Its official! Non-fungible tokens, or NFT’s as they are more commonly known, are the latest cryptocurrency craze. It is reported that collectively, people spent an astounding $10.7 Billion on them in Q3 2021, which is a significant rise from their Q2 figures. With the announcement of Mark Zuckerberg’s proposed Metaverse, these figures look set to keep increasing.

If you are one of many people struggling to understand the concept of NFT’s or wondering what the metaverse has to do with them, we’re here to break it down for you!

Digital Asset

An NFT is a digital asset, and a digital asset could be almost anything. Digital artwork, virtual clothing items, and memes are all popular examples. Earlier this year, the most expensive NFT thus far, digital artwork by artist Beeple, sold for a whopping $69 million – and this was sold in the form of a solitary jpeg file. The artwork, titled “Everydays: The First 5000 days”, features a collection of some of Beeple’s work, all combined into one. Though the artwork is remarkable, it begs the question: why would anyone pay so much money for something you could simply save to your desktop?  


First, you must understand that NFT’s differ from any other kind of cryptocurrency, because they are truly unique and hold their own value. Non-fungible literally means irreplaceable and non-interchangeable. You can trade a Charizard with a Pikachu, but do they truly hold the same value? Or does the value differ depending on who owns it? 

Bitcoin, however, is in fact a fungible cryptocurrency, meaning it is mutually interchangeable and can be replaced. One Bitcoin will always be equal to another Bitcoin.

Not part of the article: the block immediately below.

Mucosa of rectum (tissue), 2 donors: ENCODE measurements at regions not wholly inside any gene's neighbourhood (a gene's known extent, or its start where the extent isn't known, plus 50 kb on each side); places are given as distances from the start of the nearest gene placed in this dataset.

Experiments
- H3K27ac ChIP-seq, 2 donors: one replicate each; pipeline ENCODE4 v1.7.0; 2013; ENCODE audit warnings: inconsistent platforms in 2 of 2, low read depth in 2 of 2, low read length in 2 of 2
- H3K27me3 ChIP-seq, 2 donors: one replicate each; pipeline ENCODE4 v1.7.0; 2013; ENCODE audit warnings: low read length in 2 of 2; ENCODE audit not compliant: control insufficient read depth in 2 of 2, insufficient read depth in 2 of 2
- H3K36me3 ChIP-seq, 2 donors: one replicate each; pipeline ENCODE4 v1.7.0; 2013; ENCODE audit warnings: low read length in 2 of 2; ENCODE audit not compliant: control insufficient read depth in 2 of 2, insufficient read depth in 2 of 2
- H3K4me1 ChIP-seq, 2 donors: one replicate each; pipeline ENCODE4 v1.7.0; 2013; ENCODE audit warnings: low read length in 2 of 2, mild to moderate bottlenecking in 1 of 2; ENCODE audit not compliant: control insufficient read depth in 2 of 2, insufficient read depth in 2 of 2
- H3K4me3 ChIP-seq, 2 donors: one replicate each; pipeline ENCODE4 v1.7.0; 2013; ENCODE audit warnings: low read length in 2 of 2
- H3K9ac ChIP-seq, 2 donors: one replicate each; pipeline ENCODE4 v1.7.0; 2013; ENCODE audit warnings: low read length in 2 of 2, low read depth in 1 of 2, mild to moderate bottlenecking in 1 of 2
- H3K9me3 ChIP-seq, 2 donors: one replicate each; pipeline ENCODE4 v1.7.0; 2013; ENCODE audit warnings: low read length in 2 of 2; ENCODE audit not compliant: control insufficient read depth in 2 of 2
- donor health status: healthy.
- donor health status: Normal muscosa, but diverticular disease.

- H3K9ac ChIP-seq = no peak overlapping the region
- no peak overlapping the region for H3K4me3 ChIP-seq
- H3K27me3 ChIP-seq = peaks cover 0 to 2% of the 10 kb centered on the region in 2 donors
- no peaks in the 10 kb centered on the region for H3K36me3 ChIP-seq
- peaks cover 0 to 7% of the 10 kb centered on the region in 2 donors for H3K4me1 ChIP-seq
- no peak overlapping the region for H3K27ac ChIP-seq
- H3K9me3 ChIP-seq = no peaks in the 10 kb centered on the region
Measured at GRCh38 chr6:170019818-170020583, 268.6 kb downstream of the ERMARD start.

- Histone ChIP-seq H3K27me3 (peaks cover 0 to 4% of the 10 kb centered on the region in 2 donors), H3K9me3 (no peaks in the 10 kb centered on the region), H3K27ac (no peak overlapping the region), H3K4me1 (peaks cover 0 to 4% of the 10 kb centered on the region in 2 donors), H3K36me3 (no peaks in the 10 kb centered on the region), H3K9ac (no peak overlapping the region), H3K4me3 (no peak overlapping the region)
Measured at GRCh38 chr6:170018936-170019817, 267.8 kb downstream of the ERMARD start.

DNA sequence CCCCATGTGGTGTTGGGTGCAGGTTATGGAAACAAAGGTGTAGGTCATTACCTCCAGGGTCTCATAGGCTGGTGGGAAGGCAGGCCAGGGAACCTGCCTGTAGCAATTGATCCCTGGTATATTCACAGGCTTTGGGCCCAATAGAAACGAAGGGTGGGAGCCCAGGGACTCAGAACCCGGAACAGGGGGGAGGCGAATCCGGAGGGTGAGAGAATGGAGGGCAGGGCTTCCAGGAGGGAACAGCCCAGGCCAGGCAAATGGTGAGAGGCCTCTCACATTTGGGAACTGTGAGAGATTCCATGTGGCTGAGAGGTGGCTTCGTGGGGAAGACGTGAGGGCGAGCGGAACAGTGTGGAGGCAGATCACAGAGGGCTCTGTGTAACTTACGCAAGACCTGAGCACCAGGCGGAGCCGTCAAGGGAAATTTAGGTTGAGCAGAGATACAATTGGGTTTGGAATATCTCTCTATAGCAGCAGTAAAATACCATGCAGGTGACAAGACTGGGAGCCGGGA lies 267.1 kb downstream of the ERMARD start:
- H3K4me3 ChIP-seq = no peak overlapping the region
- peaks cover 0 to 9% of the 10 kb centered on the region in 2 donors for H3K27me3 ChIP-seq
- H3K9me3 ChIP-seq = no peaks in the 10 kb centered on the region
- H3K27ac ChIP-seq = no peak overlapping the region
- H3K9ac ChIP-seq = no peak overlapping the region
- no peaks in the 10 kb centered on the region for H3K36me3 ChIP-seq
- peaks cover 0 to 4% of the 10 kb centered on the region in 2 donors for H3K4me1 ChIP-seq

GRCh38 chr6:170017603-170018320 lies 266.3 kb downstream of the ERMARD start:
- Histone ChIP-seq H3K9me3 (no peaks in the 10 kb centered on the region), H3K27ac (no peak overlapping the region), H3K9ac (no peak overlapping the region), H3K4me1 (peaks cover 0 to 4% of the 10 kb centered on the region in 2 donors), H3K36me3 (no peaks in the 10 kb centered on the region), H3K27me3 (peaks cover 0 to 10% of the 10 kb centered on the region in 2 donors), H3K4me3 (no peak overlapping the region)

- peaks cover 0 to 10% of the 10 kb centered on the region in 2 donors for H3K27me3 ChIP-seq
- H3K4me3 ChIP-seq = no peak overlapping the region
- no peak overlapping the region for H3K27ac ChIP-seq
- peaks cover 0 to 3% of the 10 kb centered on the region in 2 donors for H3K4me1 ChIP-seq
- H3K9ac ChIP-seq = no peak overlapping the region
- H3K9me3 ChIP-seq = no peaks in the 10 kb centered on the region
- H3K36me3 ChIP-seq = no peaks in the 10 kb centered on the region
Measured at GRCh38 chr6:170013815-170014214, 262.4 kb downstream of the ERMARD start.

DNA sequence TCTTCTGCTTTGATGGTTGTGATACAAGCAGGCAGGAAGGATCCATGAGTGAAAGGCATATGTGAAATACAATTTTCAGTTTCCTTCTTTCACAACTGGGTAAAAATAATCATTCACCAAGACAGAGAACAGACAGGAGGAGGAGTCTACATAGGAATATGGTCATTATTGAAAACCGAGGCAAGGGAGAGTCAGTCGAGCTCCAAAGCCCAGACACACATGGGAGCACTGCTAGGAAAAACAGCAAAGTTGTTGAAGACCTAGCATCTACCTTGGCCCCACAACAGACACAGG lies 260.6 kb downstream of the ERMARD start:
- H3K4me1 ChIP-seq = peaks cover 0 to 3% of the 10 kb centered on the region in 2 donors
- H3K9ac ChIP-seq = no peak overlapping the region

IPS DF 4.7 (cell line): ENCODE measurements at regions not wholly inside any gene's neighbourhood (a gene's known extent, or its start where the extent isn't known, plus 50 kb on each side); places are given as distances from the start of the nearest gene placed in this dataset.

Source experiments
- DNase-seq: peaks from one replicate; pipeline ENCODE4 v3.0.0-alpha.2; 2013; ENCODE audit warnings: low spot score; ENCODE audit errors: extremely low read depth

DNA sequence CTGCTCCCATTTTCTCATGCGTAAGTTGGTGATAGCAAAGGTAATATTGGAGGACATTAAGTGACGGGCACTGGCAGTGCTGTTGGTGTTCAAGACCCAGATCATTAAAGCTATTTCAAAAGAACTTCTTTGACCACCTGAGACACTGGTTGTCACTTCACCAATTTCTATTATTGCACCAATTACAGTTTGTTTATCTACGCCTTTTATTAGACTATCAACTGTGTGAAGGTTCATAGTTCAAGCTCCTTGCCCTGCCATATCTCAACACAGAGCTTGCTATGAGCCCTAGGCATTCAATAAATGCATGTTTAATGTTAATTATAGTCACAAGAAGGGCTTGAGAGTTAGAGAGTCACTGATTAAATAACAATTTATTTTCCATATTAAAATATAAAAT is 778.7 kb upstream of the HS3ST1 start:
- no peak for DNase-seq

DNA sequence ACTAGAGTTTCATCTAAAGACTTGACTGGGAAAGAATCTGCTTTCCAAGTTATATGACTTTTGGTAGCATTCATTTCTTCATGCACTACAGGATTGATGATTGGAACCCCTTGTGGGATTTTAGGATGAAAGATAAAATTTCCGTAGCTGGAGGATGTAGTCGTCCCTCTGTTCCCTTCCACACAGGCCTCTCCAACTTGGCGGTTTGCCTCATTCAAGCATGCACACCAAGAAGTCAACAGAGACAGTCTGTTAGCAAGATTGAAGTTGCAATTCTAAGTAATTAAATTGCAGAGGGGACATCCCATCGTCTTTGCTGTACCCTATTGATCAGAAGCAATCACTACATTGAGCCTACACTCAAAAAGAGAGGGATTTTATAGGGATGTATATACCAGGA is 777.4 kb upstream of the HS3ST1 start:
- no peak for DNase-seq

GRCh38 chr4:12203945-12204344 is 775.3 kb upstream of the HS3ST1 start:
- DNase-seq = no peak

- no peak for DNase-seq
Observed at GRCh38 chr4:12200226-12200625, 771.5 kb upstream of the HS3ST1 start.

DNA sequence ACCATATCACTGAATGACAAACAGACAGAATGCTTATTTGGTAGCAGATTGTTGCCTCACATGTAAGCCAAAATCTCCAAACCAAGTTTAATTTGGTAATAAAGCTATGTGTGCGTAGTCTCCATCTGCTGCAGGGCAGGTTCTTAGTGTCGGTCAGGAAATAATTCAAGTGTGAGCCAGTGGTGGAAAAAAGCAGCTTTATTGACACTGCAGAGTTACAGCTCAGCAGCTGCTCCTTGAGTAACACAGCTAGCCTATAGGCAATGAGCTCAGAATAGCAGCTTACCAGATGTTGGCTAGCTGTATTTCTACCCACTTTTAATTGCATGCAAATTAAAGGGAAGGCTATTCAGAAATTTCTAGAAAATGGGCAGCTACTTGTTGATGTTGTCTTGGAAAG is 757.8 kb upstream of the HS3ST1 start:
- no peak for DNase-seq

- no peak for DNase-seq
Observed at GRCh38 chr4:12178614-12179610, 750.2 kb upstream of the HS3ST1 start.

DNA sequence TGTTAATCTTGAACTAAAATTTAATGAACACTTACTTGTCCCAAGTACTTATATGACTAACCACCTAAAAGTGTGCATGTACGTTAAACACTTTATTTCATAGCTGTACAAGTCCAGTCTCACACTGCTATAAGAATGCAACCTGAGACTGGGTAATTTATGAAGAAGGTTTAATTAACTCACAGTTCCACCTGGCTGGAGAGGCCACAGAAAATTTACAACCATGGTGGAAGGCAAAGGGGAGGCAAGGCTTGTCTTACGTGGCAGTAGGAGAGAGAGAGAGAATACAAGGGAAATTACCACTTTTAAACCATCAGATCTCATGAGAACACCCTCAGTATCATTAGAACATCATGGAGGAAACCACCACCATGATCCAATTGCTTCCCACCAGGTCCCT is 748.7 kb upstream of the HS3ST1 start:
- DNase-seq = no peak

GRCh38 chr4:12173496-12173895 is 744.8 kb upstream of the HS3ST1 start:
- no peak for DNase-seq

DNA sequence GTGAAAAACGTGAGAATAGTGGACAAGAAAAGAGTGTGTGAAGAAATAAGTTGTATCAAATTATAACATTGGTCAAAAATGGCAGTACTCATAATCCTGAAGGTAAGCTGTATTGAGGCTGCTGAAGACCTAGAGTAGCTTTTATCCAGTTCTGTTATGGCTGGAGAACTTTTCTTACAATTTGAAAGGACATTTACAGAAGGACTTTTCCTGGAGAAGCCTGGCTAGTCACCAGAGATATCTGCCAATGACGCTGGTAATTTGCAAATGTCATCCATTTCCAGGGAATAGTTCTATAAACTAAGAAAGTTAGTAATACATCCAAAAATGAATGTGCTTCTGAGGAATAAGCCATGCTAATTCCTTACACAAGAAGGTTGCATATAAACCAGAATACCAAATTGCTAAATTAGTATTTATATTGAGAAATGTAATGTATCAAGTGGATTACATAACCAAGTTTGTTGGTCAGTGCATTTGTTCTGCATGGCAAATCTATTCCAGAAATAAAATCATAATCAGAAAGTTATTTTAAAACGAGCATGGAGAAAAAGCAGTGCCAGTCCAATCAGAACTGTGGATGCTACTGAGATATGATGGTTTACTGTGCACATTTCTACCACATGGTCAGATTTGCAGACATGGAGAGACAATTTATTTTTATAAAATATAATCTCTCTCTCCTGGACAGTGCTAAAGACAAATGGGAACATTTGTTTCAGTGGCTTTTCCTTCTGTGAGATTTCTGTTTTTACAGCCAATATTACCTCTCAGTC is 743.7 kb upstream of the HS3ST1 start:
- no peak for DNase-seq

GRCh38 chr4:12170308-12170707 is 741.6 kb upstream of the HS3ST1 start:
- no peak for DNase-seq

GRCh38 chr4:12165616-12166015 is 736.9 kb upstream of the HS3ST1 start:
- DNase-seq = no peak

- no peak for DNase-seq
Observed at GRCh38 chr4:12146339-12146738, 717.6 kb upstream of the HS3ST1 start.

In February, an NFT of the beloved Nyan Cat meme of 2011 was purchased for 300 ETH (approximately$590,000). NFT ruling suggests that there can only be one original Nyan Cat. This version of Nyan Cat, the original, is deemed to have its own unique worth; it is the cat that conquered 2011’s internet after all. The duplicate files found on Google images, on the other hand, are seen as virtually worthless – anyone has access to them, and they are considered insignificant.

The concept of NFT’s relies heavily on ownership. Think about when you purchase a signed football shirt for example. If you wanted to pay big bucks for a signed Cristiano Ronaldo shirt, you would also want evidence that the signature is genuine in the form of a photo or a certificate of authenticity. NFT’s are no different. With NFT’s, this information is recorded inside the blockchain. Blockchain technology guarantees there can be only one original asset and ensures no one can adjust the record of ownership. 

So, what does the Metaverse have todo with all this? To build a digital world, you need digital assets. NFT’s are digital assets. 

Meta’s reveal video shows a hypothetical concert afterparty in the Metaverse. Two avatars approach a screen which is entitled “NFTs and Visual Merch”. They swipe through merchandise, before selecting two clothing items. This could be a common eventuality in the future – buying NFT’s to flaunt at your friends. That’s right, your Post Malone hoodie could soon become a digital asset. We are already seeing this type of trajectory in video games like Fortnite, where users can buy NFT’s for their character. Zuckerberg is proposing an augmented reality where you can do exactly this, for your own avatar. NFT’s obviously stretch far beyond just clothing items however – perhaps the consumer who bought the Beeple artwork will save a spot on their wall?

We could soon exist in a reality where these digital assets become part of our everyday lives. Some people expect the Metaverse to gradually replace the modern internet, and consequently the Metaverse could also become the new social media. Instead of meeting someone and asking for their Instagram, could you end up accessing their NFT’s, and therefore viewing their interests and collectables?

After all, the Metaverse is designed to enable people to connect and share experiences. It does sound familiar, right?